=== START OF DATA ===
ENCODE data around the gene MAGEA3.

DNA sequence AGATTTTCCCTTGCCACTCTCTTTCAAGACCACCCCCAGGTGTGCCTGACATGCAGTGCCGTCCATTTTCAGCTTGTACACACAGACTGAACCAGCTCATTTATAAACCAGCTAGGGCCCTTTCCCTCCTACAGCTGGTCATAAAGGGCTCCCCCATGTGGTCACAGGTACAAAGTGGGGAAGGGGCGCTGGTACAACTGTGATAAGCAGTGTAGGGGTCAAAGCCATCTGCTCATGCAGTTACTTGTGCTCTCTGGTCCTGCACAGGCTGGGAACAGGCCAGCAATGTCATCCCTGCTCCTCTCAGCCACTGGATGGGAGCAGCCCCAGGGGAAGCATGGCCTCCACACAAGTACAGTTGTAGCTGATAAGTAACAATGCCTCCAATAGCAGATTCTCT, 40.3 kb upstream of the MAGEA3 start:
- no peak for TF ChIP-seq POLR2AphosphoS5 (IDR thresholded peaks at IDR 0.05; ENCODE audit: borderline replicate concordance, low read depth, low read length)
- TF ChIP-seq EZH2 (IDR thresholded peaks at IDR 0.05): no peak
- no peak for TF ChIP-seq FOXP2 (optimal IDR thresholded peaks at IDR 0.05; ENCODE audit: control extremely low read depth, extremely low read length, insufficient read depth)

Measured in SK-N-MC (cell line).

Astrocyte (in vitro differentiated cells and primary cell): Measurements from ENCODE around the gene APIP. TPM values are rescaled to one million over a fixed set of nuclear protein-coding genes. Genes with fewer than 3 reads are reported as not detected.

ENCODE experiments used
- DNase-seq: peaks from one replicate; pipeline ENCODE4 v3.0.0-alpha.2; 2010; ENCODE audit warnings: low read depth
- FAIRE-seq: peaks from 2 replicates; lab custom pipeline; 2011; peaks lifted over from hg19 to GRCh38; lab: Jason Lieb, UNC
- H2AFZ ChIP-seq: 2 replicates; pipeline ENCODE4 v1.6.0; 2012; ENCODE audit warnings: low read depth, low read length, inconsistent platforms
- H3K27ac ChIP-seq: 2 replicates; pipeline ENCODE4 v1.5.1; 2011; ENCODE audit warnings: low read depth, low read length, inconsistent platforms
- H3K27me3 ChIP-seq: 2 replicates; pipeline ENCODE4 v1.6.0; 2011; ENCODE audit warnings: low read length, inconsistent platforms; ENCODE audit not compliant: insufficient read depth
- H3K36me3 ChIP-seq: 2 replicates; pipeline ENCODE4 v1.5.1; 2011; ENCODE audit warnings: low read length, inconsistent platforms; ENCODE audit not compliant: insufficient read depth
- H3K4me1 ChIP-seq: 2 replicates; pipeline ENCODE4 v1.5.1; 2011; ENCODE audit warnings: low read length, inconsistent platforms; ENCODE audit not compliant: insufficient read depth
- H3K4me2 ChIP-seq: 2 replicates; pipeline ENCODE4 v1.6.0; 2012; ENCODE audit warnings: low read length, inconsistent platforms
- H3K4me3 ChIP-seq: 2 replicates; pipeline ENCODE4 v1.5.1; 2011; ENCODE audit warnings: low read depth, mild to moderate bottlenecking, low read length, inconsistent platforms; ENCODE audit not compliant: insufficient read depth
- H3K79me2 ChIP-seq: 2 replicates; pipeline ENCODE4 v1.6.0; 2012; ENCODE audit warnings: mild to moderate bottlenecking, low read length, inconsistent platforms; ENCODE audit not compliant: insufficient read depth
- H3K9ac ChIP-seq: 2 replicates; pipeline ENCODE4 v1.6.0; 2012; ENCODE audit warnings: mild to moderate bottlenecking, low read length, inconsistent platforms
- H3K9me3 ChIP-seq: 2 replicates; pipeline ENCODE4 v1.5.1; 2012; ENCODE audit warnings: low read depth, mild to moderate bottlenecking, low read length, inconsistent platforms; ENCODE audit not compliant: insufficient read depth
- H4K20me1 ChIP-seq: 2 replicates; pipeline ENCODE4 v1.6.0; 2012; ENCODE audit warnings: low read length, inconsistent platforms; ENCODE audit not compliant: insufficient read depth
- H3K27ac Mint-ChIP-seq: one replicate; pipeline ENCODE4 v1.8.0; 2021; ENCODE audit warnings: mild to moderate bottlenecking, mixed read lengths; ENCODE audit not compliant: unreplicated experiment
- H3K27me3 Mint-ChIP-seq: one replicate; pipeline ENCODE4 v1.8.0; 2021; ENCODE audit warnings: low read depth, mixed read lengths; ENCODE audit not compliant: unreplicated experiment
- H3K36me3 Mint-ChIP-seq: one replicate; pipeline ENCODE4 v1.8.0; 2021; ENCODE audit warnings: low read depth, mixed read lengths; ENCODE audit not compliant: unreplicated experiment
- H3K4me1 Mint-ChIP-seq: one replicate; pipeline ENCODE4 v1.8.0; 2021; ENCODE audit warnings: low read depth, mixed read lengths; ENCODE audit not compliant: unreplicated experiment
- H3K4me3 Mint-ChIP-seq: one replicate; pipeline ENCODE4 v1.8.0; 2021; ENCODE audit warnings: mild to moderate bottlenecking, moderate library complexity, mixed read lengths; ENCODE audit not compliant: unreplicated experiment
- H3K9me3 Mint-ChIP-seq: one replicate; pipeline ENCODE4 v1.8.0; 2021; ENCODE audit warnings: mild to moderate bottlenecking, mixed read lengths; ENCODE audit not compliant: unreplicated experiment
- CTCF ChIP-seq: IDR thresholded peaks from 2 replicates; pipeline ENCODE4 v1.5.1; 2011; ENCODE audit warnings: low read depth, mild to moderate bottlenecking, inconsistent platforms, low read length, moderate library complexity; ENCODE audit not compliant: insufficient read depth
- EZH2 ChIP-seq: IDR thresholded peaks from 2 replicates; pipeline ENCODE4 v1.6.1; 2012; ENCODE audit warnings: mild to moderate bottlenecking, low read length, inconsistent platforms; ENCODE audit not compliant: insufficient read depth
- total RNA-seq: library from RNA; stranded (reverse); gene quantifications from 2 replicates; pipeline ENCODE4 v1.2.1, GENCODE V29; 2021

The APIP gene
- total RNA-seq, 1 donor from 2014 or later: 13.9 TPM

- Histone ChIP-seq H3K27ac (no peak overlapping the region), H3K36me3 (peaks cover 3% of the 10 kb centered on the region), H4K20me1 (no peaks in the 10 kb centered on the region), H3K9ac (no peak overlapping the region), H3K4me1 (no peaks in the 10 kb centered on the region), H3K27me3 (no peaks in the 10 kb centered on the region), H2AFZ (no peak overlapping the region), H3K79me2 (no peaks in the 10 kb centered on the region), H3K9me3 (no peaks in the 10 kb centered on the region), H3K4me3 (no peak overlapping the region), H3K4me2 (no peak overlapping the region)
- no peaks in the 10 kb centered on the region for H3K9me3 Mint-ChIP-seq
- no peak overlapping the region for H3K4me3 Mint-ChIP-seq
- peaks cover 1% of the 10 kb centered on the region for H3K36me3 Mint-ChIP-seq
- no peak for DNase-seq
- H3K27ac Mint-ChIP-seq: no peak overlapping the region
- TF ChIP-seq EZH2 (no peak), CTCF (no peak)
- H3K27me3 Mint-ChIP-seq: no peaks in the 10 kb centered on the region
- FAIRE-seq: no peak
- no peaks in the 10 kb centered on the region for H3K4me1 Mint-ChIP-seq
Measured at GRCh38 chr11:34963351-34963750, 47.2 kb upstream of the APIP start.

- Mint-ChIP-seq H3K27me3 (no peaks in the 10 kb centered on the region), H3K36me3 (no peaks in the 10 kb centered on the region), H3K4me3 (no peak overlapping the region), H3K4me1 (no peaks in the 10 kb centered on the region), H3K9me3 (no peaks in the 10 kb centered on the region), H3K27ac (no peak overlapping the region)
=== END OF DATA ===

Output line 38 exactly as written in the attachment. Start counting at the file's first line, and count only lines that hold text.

- H3K27ac Mint-ChIP-seq: no peak overlapping the region